Software tools frequently consume more time then they should. We have designed the assignments to get you up to speed gradually (over the period of a few weeks), but undoubtedly there will be some start-up cost (as with any new tool). Essentially, you are learning a new language, a compiler, and getting familiar with a process. Every tool imposes a certain model. Your frustration can be high until you assimilate that model and learn to use it effectively. Be sure to use the tutorials, and do not spend countless hours making no progress. Ask for help. Remember that these tools are written by engineers for engineers and will not necessarily conform to expectations you may have of consumer-oriented tools such as Word.

Your assignments must be neat and legible. We will not spend time trying to decipher messy work. We urge you to use the graphical and word processing tools that are readily available to you in all the labs in the department. Please make good use of the schematic diagram editor in the tools you'll be using to make neat circuit diagrams to include in your assignments.

We will post solutions for the assignments and quizzes in a timely fashion. Please find the time to review these before the quizzes and the final exam.


We will compute your course grade as follows (approximately):

  • 15%: weekly assignments
  • 30%: laboratory assignments
  • 15%: bi-weekly quizzes
  • 30%: final exam
  • 10%: class and lab participation (contribution to discussion)

The numbers above are only guidelines, the instructor reserves the right to adjust the precise weights that will be used.  Grading is not based on a “curve”.  In other words, you should simply do your best work and do not be concerned with the work of others.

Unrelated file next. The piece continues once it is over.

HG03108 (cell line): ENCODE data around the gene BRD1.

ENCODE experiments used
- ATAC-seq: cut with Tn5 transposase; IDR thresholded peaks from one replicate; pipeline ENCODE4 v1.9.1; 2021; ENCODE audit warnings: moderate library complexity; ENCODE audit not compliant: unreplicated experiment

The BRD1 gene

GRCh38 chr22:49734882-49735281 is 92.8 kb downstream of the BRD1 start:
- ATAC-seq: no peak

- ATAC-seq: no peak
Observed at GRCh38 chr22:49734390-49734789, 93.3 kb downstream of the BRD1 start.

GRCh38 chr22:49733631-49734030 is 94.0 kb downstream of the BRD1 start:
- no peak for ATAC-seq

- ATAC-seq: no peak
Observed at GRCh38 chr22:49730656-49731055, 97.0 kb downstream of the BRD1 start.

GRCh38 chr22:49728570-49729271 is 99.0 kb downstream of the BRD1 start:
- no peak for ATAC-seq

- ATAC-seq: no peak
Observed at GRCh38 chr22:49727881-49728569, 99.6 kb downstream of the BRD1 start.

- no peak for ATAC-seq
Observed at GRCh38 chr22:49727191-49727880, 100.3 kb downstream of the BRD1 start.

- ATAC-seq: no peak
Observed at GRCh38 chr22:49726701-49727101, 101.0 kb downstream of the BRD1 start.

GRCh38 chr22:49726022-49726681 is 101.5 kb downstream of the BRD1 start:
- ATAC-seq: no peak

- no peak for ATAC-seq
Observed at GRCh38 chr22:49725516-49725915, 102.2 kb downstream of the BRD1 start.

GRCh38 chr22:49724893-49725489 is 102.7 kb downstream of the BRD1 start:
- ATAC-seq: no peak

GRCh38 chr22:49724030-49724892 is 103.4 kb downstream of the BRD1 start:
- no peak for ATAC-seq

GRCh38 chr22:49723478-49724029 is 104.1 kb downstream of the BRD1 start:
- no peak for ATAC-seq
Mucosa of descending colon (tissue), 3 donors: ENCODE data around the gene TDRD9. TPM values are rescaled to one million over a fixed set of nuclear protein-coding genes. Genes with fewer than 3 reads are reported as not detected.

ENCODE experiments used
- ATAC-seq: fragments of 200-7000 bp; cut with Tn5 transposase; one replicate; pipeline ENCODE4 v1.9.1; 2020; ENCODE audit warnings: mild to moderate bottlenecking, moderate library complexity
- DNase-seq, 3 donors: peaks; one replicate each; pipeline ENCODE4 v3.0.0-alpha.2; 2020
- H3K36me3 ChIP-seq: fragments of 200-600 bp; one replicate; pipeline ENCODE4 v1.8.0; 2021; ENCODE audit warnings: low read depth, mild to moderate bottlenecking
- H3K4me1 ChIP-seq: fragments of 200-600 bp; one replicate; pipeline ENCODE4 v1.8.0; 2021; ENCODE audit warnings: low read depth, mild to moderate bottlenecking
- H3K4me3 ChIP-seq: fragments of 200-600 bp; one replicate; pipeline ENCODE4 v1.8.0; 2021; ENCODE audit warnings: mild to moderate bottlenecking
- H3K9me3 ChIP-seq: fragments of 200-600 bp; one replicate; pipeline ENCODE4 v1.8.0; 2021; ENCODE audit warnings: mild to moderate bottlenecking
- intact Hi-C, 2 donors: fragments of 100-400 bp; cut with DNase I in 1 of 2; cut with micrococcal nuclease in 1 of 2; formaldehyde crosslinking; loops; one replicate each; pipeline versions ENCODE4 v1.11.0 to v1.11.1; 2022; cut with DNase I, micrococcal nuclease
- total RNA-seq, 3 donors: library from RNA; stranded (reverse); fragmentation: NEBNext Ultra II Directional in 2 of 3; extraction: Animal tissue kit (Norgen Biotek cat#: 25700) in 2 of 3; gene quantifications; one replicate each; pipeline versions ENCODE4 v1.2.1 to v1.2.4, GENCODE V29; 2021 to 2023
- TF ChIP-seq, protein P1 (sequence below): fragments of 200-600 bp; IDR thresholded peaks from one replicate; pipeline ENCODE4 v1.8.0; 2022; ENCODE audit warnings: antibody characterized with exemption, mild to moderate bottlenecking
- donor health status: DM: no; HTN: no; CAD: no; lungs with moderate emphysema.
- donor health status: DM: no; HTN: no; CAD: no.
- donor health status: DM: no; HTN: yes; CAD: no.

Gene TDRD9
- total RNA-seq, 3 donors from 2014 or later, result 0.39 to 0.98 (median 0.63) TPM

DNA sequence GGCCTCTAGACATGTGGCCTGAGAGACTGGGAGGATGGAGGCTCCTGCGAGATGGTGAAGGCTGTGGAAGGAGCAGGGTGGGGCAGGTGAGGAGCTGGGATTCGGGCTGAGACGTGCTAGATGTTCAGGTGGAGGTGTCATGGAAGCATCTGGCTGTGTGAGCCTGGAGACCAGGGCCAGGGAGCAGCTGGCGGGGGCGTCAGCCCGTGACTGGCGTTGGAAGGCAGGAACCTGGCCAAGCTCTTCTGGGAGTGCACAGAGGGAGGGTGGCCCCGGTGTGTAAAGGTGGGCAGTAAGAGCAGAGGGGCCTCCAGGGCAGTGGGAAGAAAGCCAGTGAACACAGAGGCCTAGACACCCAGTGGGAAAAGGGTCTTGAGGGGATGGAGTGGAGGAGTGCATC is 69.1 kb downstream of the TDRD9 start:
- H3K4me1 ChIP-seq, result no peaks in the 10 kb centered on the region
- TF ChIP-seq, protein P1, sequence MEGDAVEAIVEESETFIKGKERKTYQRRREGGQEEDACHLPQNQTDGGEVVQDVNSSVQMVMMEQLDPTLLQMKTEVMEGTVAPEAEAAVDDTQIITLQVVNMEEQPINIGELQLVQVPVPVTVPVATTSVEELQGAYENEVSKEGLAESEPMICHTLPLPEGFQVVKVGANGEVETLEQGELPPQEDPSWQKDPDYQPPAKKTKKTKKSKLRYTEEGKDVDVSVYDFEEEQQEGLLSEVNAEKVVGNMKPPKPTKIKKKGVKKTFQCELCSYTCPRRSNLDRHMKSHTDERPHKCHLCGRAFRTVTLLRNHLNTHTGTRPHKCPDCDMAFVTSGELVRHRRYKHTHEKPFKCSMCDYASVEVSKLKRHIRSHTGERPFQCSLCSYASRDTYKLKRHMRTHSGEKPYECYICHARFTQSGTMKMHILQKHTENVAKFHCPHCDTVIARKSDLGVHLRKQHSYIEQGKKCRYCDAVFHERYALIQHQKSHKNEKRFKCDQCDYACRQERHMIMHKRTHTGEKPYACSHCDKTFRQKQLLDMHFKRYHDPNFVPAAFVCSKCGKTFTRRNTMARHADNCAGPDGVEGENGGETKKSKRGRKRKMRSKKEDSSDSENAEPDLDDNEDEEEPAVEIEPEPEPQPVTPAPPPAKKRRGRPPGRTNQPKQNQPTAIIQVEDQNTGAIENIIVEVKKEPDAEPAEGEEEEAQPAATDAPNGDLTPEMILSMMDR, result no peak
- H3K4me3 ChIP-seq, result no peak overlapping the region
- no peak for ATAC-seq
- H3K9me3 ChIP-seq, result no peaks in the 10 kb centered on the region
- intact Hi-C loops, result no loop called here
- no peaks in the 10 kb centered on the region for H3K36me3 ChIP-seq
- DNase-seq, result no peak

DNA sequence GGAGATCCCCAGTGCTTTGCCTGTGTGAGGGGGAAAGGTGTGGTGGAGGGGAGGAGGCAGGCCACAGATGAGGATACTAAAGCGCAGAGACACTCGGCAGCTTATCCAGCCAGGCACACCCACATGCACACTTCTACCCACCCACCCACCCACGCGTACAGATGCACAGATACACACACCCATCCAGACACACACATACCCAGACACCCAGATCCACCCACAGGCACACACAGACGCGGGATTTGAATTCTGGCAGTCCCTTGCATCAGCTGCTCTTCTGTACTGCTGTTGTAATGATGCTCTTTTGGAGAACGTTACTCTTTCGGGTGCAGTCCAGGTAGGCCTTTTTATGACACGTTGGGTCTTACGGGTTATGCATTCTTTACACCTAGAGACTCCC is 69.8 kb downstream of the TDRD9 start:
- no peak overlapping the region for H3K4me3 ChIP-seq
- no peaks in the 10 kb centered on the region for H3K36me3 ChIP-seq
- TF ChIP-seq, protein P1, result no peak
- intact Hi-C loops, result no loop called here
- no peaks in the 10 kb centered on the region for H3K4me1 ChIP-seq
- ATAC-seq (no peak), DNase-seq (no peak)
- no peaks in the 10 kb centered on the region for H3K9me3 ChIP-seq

The weekly assignments are due at the beginning of class on the assigned due date (we'll try to keep the due date on a Wednesday as much as practical). Assignments handed in during or immediately after class will incur a 10% penalty. We will not accept assignments after we have left the classroom.

Assignment problems will sometimes be graded on a random basis. To get full credit for an assignment, you must, of course, turn-in solutions for each assigned problem. Only a subset of the problems will actually be graded in detail. You will not know in advance which problems this will be - so make sure to do all of them.

Please review the assignment solutions carefully before questioning a grade with either the instructor or the teaching assistants.


There will be 5 short (10-15) minute quizzes every other week instead of a single mid-term.  Of the five grades, the lowest will be dropped before computing final grades.  There will be no makeup for missed quizzes. If you miss a quiz, you will receive a score of zero so please plan your schedule carefully as it will end up being your one and only dropped quiz grade. We do not have the resources to be able to give make-up quizzes. Please review the quiz solutions carefully before questioning a grade with either the instructor or the teaching assistants.

Comments to: cse370-webmaster@cs.washington.edu